h1

Civics, Immigration, and the Month of May

May 1, 2009

Who are Asian Americans? Derived from different countries and cultures, some are recent immigrants, some are resident aliens, some are naturalized citizens. Many of us are, simply, Americans.

Let’s think about this for a minute. How do you get to be an American? The one sure-fire way is to be born here. That’s somewhat odd, really. In a country that has had no qualms, in the past, about passing anti-minority legislation, we have managed to hold onto the principle that anyone born on American soil is an American citizen — thanks to a Supreme Court case known as United States v. Wong Kim Ark.

In 1898 the U.S. Supreme Court upheld the Fourteenth Amendment to the Constitution by ruling that a Chinese man named Wong Kim Ark was indeed a U.S. citizen because he was born in San Francisco. Passed in the aftermath of the Civil War, the Fourteenth Amendment states that “All persons born or naturalized in the United States, and subject to the jurisdiction thereof, are citizens of the United States and of the State wherein they reside.” Although the amendment was intended to secure the rights of African Americans, it has also been interpreted to apply to other ethnic groups whose civil rights have been challenged.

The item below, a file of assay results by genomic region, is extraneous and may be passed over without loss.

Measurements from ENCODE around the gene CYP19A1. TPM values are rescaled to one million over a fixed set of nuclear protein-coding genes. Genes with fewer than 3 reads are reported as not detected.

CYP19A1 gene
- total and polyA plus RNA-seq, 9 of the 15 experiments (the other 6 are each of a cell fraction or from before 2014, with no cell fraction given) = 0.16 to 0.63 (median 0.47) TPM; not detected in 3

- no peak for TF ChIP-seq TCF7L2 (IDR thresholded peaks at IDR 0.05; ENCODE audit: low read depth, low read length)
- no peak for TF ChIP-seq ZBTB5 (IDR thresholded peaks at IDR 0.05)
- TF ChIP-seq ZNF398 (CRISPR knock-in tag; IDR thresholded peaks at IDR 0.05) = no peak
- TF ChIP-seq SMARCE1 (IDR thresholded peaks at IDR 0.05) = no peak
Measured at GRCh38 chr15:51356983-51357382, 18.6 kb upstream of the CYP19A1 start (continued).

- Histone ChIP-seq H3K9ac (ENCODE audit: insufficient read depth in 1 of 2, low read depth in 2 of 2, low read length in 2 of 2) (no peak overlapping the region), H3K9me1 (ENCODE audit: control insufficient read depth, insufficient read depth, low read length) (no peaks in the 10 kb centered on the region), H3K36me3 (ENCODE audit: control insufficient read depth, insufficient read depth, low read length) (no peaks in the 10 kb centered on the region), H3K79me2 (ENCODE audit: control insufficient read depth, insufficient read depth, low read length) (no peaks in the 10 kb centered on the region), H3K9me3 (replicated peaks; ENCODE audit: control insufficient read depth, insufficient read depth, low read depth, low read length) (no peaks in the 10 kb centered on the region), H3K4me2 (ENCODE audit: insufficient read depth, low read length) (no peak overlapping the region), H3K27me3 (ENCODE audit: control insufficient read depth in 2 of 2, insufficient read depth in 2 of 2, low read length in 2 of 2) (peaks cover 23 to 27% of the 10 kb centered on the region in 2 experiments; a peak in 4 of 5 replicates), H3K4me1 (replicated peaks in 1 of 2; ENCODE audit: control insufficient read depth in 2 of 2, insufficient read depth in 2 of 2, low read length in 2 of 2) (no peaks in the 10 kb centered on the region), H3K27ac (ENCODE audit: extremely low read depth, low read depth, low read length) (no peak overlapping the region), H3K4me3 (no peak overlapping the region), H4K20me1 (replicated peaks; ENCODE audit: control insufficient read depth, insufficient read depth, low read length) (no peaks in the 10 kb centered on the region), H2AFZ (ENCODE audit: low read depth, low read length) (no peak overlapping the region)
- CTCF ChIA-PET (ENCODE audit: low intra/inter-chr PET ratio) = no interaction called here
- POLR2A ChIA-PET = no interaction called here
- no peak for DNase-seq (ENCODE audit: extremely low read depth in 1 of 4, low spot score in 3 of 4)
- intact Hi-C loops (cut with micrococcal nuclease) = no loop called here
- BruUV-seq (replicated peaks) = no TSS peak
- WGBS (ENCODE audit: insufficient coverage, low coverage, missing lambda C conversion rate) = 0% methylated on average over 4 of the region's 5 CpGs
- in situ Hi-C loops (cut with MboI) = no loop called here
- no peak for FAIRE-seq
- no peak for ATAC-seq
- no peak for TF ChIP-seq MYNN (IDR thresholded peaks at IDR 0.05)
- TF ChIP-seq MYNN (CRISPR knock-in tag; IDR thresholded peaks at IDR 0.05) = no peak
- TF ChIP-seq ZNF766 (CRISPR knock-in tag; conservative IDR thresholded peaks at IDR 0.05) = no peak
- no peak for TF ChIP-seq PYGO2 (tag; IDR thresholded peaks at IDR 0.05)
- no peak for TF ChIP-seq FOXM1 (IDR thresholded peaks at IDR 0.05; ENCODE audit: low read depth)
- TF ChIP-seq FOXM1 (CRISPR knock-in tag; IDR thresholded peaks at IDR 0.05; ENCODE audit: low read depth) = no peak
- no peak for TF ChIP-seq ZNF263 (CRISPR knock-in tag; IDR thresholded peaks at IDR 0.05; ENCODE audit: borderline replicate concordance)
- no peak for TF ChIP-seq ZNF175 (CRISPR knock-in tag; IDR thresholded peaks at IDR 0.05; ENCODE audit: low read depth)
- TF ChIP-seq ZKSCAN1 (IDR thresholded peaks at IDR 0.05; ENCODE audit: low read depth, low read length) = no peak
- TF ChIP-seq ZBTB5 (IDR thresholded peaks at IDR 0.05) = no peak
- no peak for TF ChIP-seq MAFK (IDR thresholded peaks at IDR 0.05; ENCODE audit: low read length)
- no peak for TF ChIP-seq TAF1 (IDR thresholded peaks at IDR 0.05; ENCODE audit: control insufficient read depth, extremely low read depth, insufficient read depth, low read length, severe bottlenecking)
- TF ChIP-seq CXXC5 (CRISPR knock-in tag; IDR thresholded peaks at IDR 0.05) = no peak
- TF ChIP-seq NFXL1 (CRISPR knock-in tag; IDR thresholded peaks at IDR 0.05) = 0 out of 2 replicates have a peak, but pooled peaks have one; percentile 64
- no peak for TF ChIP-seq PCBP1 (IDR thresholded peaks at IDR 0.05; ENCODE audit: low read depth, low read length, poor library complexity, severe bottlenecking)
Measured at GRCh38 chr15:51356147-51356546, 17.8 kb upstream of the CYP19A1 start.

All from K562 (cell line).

So on this first day of Asian Pacific American Heritage Month, I am pleased to note that the Indiana academic standards for high school U.S. history include a mention of Wong Kim Ark (USH.2.3). In Hoosierati recently we’ve been talking about immigration, history, and civics. Here’s a good example of how these lessons matter, to some people, in real and lasting ways.

NOTE: Our Resource Connection partner, the Gilder Lehrman Institute of American History, has an interactive resource that lets you be the judge on this and other civil rights cases.

Advertisements

Leave a Reply

Fill in your details below or click an icon to log in:

WordPress.com Logo

You are commenting using your WordPress.com account. Log Out / Change )

Twitter picture

You are commenting using your Twitter account. Log Out / Change )

Facebook photo

You are commenting using your Facebook account. Log Out / Change )

Google+ photo

You are commenting using your Google+ account. Log Out / Change )

Connecting to %s

%d bloggers like this: